[Openmcl-devel] Bignum speed
hebisch at math.uni.wroc.pl
Thu Oct 16 20:24:49 PDT 2008
Gary Byers wrote:
> Sorry for not responding sooner.
> "Plans" in the sense of "in N weeks, someone plans to do X, Y, and Z
> and therefore speed things up by M percent" ? I don't know of any
> such plans, no.
> "Plans" in the sense of many people thinking "someday, someone should
> take the time to do X, Y, and Z, and therefore speed things up ..." ?
> Designing and implementing really good bignum code takes significant
> time. Taking bignum code that's often pretty bad (worse than it seems
> that it should be ...) and making it "not so bad" or "not bad at all"
> or "maybe kind of good" takes far less time. In some cases, one would
> hit a wall where there's no more low-hanging fruit left and further
> improvements involve better algorithms (or better support for doing
> unboxed arithmetic, or ...), but I don't think that we're particularly
> close to that wall, or that anyone's put any effort/time into getting
> I don't know exactly how to quantify what it would mean to go from
> where things are now to where we could get with a moderate amount of
> effort; I've poked at some of the code in the last few days and seem
> to have gotten some improvement (maybe 2X-3X in some cases, though
> it's hard to know if those cases are representative and - since memory
> allocation/GC costs factor into this - should note that those results
> weren't obtained in a controlled environnent. (The kinds of stuff
> that I did just involved the obvious first steps one might take in
> trying to improve code: removing function call overhead, declaring the
> types of things that're heavily used and non-obvious, removing
> unnecesary typechecking, etc. Again, there's a limit to how far this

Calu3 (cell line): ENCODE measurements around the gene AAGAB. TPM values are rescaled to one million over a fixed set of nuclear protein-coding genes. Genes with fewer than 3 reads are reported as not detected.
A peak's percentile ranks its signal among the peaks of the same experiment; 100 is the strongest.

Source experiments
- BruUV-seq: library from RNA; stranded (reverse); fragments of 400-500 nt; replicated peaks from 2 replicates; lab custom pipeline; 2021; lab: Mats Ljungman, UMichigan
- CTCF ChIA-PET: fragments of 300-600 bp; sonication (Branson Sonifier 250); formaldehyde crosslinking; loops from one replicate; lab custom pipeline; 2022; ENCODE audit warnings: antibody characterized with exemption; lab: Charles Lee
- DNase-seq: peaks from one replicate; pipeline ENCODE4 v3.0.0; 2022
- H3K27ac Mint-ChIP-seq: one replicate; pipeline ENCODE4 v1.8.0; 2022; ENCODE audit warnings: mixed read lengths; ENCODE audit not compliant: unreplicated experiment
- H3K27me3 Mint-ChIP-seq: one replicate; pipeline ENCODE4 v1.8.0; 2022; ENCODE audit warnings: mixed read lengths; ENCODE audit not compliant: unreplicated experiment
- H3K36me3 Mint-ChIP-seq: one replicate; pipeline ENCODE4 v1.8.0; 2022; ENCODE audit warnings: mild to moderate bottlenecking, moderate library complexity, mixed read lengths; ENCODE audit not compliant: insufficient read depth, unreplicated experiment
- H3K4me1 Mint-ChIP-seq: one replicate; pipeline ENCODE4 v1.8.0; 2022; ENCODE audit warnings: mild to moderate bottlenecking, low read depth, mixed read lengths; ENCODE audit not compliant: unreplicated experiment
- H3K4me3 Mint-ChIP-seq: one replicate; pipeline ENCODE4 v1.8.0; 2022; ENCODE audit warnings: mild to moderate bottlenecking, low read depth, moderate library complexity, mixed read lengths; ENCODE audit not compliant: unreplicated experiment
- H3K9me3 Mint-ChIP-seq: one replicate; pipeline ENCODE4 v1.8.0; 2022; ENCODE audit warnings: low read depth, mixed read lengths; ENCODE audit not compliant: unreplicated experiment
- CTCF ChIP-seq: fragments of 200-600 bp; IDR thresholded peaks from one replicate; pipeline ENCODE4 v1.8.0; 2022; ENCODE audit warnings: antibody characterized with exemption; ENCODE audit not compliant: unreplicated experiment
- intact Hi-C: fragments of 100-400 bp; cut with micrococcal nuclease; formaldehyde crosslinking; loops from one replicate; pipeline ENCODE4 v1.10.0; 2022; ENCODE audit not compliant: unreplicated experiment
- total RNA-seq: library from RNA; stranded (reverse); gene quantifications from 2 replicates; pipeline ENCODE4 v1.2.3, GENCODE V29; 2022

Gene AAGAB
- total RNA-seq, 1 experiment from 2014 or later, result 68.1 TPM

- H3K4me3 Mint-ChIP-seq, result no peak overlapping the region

> approach can take you; again, it's not surprising that doing obvious
> and simple things to improve performance ... improves performance, at
> least some.)
> Two things that someone interested in helping CCL's bignum performance
> could provide that'd help are:
> 1) A fistful of cash. (Hey, I had to mention it.) We -do- do work
> on CCL that isn't directly funded, but a significant amount of work
> (multiple person-months) is much more likely to happen if it's funded
> than if it isn't.
FriCAS is an unpaid project, so no cash from here... OTOH I do not
think multiple person-months are needed. Current performance leader
for large integer calculations is GMP library -- it gets performance
via combination of advanced algorithms and tuned assembler code
(for several popular architectures). Independently getting
comparable performance is a big effort. But calling GMP via
FFI should not be that hard. Alternatively, getting some
intermediate level of performance would make huge improvement
and is easier.
> 2) Concrete examples of things where performance is bad. (It may
> be the case that things are just bad across the board; I don't know.)
> The simpler it is to reproduce a performance problem (or an outright
> bug, for that matter), the more time someone can put into trying to
> improve/fix the problem.
I mean multiplication of large numbers. Here size matters. First
range is just above fixnums: it is important because such numbers
are relatively frequent. The second is between tens and thousends
of digits. Such numberes are less frequent but routinely appear
in intermediate steps in some problems where all input and output is
in fixnum range. Finally, there are huge numbers, million digits
or more. Huge numers are more specialized than merely large ones:
natural problems which small numbers as input that need million digit
numbers in intermediate steps are expected to need lot of them, so
to run out memory anyway.
A little benchmark below. To make time easier to measure
dot-product adds all products of elements of two lists. To
avoid possiblity of trivial optimizations all numbers are
different, products are added, result is assigned to a variable.
I make sure that result is not printed, because printing is
usually quite time consuming and could change timing in undesired way.
(setf a (expt 9 1000))
(defun dot-product (l1 l2)
(let ((s 0)
(return-from dot-product s))
(setf ll1 l1)
(setf l2 (cdr l2)))
(setf s (+ s (* (car ll1) (car l2))))
(setf ll1 (cdr ll1)))))))
(setf l1 nil)
(dotimes (i 100) (setf l1 (cons (- a i) l1)))
(setf l2 nil)
(dotimes (i 100) (setf l2 (cons (+ i a) l2)))
(time (progn (setf ress (dot-product l1 l2)) nil))
Using Clozure CL 1.2-r10552 on 2.4GHz Core Duo time is 2.200137s
On the same machine sbcl needs 0.104s, clisp 0.297694 s, gcl 0.09s
For larger numbers ratio goes even worse.
hebisch at math.uni.wroc.pl
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